• Nevermind, I found it.  Thanks
  • Have to agree with you on the speakers, way too quiet.  When I tried bluetooth speakers, the sound kept cutting out.  This is probably the single biggest complaint I had.  Other than that, it is awesome to be able to chill on the couch with the surface.  Everyone in the family uses it with their own id and set up.
  • Question guys, can I plug my mobile broadband in to the USB port for internet access?
  • If they made a driver for it I mean for win RT
  • If it works in "normal" Windows 8 without a driver (and a lot of newer USB cards do), then it'll work.  If it requires special software, then probably not.  If your provider provides a mobile hotspot rather than a USB stick, those are always preferable in any case.
  • Have to agree its the best tablet I used. After iPad 2 and transformer prime. Speaker is little low for me too. Apps are actually not needed as the apps needed by other platforms usually runs in the browser (video app stuffs).
  • I have to agree about the speakers.  There are times I can barely hear it over the ambient noise if I am outdoors, but seems more than capable when I am indoors watching a movie or playing a game.
  • I got to use a Surface at work for a day and this review echos my own sentiments. I will be replacing my iPad2. The Surface RIGHT NOW is a better option for me and will only improve as more apps come. 
  • I'm installing today's Windows RT update...hope for some noticeable performance improvements, but the main problem with Surface is Xbox Music. 
  • I do notice significant IE 10 improvement...more scrolling fluidity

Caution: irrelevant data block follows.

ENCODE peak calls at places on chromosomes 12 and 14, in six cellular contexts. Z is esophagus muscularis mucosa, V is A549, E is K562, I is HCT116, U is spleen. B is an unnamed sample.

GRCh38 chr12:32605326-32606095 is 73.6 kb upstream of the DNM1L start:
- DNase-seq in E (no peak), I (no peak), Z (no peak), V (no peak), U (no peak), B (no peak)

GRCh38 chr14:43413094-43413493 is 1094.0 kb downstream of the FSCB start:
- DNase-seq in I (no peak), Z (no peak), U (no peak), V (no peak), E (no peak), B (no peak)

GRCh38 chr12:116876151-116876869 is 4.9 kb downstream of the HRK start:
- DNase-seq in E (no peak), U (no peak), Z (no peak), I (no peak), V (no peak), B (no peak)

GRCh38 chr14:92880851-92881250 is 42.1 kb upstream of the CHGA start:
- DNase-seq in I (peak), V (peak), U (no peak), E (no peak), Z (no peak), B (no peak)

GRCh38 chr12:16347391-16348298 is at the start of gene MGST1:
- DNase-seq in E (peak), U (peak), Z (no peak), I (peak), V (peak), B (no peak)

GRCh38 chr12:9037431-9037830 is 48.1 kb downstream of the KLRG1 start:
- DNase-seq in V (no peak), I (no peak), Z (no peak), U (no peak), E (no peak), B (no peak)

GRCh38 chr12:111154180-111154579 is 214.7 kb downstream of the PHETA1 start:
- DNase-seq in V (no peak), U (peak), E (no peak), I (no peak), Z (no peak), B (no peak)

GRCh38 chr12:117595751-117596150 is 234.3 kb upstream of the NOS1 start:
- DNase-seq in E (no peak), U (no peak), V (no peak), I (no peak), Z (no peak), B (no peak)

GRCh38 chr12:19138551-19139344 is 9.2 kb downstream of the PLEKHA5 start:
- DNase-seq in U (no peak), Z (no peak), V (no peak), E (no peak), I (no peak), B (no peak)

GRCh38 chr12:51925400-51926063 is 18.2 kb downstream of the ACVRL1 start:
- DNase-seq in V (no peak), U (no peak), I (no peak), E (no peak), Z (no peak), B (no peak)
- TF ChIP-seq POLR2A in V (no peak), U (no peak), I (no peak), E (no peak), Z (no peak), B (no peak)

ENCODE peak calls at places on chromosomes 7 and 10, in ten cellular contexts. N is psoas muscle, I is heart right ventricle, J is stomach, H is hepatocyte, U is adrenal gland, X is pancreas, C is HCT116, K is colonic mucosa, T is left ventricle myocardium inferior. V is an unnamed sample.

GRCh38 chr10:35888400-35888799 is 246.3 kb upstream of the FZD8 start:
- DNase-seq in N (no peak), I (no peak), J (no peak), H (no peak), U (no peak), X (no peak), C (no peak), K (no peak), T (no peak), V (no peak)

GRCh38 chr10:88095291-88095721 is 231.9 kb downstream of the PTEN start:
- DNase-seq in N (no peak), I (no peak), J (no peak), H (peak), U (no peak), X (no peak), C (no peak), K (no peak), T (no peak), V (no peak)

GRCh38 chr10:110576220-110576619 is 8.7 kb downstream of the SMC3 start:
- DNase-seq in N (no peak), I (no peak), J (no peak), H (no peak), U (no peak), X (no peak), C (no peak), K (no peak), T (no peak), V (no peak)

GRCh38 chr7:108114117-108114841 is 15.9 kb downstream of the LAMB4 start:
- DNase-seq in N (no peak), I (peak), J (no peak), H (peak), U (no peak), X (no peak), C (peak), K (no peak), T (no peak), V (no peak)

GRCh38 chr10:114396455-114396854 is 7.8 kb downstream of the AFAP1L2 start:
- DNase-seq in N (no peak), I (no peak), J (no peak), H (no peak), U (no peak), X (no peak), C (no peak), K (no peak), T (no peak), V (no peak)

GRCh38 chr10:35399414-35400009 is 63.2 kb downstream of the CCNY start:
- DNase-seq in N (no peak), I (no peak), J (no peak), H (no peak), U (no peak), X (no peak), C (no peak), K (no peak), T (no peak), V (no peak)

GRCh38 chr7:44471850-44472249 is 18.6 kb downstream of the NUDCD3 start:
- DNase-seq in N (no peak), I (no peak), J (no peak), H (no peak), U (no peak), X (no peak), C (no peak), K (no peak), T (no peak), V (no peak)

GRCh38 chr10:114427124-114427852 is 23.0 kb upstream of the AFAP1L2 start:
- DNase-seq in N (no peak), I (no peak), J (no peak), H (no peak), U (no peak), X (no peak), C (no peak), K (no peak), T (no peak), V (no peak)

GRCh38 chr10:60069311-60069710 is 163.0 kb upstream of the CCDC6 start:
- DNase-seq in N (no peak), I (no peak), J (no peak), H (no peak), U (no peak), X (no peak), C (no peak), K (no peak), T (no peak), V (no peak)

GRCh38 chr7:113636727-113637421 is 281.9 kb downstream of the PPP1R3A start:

• this thing is useless unless it gets some quality apps. even the built in ones takes eons to load and are extremely basic. a pretty UI with flashy animations are exciting, but after a few days you just want to download quality apps.
  • I've downloaded some quality apps. You need some recommendations?
  • Yes please.
  • There is close to 10,000 apps and did you do the update today?  It's a firmware update and apps open much quicker now.
  • Just loving my Surface, bought it day 1 and am very pleased with the purchase.  It is quite a compelling device, and in my view has more utility than any other tablet. Lot of it may be because of the full OS that it is running, and not a phone version. The UI is delight to use, grab it in landscape mode and you can do everything just using thumbs, very convenient.
    The minor issues faced are related to badly written, mostly 3rd party applications, which should get resolved quickly.  The device is certainly enterprise class and should get the success it rightfully deserves. 
  • I whole heartedly agree with your experience, which closely resembles mine. There really isn't any going back to the iPad after some time with the Surface. Everything just goes so much faster, and is so much more fluid. I'm hoping Microsoft quickly addresses the software problems, of which there are many, and update the crucial first party app (the Xbox Music app is just terrible on so many levels, though the potential to be great is there).